People who are blind (severely sight impaired), or live with someone who is, should make sure they aren’t missing out on a concessionary TV Licence which allows them to save 50% on the cost.
TV Licensing has been working with RNIB Scotland to make sure anyone who is eligible to receive the concession is aware and takes advantage of the reduced TV Licence fee.
There are 12 blind licences in force in Ellon. Nationally, the number of blind concessionary licences has risen by 4% this year, with 41,392blind concessionary licences issued in the UK1, up from 39,700, the previous year.
Increasing numbers of BBC shows are provided with Audio Description (AD), with over 20% of BBC output now audio-described – above the target of 10% set for broadcasters by Ofcom. The service on digital TV, which allows you to hear a verbal description of what is happening on screen in between the dialogue, makes programmes more accessible to people with sight loss.
Audio-described programmes are available across a range of genres. The Vikings Uncovered was the most watched audio-described show of the last three months2, with over 19,000 audio-described downloads of this history documentary. Louis Theroux’s Drinking to Oblivion was the second most watched show, with over 18,000 downloads. The Great British Sewing Bee also proved to be a hit with AD viewers, with 16,640 downloads.
As well as those who are blind (severely sight impaired), live-in carers or family members could also benefit from the concession and enjoy AD programming themselves. A blind concession TV Licence costs £72.75 for colour and £24.50 for a black and white TV Licence.
Fergus Reid, spokesperson for TV Licensing said: “If you live with someone who is blind, they are entitled to a concessionary TV Licence, which is half the price of a full fee licence. This will cover you, as well as anyone else living in your household. There is a range of ways to pay - online with a debit or card, monthly or quarterly direct debit, over-the-counter and by phone or post.”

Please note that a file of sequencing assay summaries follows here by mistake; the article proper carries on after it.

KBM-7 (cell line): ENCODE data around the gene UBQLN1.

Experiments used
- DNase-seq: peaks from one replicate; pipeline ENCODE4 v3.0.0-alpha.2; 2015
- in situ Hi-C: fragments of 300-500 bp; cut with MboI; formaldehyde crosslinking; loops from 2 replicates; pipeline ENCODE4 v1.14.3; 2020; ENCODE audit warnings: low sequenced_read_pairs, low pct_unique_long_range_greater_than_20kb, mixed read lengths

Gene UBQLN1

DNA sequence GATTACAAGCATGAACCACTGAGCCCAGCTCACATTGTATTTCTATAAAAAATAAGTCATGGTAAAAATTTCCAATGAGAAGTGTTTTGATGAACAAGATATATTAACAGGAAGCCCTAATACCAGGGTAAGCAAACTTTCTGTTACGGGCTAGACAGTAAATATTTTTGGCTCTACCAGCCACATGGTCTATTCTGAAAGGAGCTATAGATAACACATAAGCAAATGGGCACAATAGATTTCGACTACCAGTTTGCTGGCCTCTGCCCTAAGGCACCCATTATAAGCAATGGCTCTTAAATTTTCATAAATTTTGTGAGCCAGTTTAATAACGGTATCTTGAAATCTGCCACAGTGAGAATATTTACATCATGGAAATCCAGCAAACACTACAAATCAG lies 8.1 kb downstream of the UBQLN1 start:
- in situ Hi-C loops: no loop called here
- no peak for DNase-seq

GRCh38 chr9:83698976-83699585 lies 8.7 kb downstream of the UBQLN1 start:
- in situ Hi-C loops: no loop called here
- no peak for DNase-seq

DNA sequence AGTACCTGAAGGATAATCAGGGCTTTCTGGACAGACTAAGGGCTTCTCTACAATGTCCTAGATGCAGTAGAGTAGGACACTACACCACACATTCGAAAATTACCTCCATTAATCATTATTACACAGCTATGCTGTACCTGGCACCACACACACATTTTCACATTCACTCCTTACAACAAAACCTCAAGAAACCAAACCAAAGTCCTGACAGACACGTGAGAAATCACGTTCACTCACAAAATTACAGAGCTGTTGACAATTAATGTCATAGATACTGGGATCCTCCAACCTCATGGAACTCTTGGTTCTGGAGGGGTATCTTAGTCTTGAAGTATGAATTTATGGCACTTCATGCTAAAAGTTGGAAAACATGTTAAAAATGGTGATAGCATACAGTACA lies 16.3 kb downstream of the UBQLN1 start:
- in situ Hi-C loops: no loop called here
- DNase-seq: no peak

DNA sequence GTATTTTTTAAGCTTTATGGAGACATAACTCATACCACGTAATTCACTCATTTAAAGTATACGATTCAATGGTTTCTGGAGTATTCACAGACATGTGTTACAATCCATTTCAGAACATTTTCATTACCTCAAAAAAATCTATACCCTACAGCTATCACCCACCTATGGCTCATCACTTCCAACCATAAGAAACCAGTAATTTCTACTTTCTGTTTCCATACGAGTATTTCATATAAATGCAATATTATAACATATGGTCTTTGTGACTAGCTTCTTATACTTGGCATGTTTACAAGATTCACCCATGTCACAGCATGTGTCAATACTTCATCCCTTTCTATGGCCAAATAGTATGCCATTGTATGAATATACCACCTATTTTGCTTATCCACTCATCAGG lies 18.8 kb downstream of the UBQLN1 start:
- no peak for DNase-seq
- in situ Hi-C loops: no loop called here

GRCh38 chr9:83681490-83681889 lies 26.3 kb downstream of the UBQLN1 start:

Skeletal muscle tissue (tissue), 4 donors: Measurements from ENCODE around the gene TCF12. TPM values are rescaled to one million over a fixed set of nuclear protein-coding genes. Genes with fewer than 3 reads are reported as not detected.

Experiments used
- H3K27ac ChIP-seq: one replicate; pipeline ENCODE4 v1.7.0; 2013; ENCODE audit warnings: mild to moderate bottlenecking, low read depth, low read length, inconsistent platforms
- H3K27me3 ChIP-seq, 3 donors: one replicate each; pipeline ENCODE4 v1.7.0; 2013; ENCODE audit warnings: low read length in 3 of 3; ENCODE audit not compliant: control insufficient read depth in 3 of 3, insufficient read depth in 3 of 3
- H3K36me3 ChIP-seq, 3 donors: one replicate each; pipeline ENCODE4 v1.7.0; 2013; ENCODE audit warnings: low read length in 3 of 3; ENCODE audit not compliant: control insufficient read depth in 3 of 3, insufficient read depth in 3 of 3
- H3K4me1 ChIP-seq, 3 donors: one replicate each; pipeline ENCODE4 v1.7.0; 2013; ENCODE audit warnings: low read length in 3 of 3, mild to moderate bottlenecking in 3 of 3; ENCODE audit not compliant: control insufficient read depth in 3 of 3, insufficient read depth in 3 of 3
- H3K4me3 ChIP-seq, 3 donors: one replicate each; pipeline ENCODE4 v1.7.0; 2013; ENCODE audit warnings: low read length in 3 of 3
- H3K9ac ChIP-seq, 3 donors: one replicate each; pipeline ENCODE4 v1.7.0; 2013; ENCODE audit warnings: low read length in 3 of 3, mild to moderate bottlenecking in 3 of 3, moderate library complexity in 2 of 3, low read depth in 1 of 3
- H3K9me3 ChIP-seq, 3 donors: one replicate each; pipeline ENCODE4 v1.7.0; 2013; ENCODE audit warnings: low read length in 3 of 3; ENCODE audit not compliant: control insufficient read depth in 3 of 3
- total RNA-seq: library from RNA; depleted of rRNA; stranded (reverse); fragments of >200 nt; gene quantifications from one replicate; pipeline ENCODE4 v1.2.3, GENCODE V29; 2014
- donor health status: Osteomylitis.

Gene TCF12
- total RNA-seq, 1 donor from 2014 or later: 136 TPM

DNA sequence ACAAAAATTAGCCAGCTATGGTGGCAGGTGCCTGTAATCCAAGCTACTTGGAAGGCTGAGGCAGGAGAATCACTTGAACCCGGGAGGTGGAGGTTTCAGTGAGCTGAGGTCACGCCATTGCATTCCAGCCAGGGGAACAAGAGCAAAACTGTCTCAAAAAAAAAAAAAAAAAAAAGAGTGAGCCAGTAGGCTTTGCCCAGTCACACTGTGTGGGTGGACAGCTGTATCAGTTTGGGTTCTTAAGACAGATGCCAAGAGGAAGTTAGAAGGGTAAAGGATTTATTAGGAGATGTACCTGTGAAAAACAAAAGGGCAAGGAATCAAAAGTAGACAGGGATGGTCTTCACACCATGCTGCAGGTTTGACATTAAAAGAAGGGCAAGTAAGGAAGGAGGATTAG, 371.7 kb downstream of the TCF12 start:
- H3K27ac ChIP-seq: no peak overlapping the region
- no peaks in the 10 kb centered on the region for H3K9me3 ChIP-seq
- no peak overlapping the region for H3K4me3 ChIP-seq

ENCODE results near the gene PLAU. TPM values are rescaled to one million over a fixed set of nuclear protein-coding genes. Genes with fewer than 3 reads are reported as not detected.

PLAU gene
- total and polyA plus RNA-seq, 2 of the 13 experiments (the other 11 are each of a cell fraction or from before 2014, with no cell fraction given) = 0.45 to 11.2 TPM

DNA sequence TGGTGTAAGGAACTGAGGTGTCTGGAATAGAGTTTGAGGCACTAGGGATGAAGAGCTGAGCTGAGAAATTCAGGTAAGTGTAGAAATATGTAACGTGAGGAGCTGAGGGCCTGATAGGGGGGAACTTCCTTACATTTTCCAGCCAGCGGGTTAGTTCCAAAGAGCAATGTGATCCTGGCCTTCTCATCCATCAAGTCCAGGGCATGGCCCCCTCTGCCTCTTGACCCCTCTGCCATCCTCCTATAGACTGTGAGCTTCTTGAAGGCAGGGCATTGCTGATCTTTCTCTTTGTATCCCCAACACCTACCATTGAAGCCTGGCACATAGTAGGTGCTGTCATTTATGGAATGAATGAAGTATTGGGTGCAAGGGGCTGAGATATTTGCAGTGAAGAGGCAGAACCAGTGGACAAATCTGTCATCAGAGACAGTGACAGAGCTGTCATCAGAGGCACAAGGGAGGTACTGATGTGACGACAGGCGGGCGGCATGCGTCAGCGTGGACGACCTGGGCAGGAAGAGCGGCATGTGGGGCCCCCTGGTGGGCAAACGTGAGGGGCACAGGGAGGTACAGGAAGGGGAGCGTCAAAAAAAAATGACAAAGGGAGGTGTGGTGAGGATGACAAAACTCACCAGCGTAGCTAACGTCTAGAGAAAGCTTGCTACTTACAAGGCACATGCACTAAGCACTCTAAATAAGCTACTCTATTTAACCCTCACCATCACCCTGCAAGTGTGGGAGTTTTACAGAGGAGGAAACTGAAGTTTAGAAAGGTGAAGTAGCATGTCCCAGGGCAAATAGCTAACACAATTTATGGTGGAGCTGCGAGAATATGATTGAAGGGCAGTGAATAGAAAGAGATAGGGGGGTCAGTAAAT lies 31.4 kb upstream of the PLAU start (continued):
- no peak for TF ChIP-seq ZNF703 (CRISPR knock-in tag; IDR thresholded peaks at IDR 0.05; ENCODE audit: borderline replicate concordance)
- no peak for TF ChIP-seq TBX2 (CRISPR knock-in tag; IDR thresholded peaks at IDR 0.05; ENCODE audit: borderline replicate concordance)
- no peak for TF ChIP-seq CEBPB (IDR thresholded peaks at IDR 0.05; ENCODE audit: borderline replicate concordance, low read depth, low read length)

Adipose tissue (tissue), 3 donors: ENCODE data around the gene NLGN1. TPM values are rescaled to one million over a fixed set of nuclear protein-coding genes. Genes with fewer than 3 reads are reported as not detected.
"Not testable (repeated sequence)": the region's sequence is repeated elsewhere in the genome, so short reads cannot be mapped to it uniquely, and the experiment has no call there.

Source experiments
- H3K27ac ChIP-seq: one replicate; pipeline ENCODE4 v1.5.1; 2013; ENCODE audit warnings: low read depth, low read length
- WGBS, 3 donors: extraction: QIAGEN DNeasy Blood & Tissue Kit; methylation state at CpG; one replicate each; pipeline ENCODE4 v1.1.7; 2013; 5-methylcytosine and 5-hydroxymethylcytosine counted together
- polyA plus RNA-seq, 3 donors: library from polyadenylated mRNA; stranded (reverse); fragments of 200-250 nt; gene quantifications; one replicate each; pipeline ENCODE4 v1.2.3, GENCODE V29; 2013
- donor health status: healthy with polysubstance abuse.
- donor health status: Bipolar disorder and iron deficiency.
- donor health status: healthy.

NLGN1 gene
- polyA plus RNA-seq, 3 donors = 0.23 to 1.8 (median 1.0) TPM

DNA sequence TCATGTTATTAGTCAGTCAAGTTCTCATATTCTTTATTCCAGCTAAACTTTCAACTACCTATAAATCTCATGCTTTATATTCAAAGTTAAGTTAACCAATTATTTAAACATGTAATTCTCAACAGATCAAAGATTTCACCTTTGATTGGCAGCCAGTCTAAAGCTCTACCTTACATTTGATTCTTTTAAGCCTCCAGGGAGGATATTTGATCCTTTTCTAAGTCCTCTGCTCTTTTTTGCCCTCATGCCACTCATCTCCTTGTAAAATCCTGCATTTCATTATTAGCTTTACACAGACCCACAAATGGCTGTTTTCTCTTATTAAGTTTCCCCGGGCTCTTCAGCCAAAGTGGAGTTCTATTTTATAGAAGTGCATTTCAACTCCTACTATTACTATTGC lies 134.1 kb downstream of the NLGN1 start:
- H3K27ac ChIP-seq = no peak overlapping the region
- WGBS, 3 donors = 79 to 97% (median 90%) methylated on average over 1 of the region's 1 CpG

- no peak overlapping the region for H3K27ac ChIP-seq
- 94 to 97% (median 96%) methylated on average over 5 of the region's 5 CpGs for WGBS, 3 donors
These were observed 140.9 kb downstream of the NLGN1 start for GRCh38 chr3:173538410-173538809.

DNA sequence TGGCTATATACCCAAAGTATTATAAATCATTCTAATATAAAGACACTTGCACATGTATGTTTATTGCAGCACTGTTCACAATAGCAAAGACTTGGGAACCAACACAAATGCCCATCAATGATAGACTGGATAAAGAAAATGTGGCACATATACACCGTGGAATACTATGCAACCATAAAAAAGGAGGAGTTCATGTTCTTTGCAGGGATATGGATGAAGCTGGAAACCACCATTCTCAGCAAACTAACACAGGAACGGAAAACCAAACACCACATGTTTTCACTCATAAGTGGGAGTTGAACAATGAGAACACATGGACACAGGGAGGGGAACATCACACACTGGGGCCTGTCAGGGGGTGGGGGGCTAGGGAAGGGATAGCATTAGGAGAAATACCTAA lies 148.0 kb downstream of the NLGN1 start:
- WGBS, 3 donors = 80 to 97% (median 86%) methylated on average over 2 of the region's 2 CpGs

Ian Brown, senior communications officer at RNIB Scotland said: "To be excluded from television means being cut off from a major source of news and entertainment, one that still helps shape so much of our social conversation. But with more and more programmes audio-described, and available on different platforms, it is now a medium that has become much more accessible to people with sight loss.
"They are, however, deprived of the visual dimension of television. So it is fair that people who are blind (severely sight impaired) are eligible for lower license fees to offset this, as many of whom are on low incomes."
If you live with someone who is eligible and already have a full fee TV Licence in your name, you can transfer the licence to the name of the person who registered as severely sight impaired and halve the cost. To do this, simply fill in the form available attvlicensing.co.uk/blind or contact TV Licensing on 0300 790 0366.
Those who use a digital box used to produce sound only, do not require a TV Licence provided it cannot display TV programmes. Anyone who does not watch or record live TV on any device can let TV Licensing know by completing an online declaration attvlicensing.co.uk/nln.
Anyone affected by sight loss can get TV Licensing information by email or in Braille, large print or audio by calling 0300 555 0300. An audio podcast about the concession is available online ataudioboo.com/tvlicensing.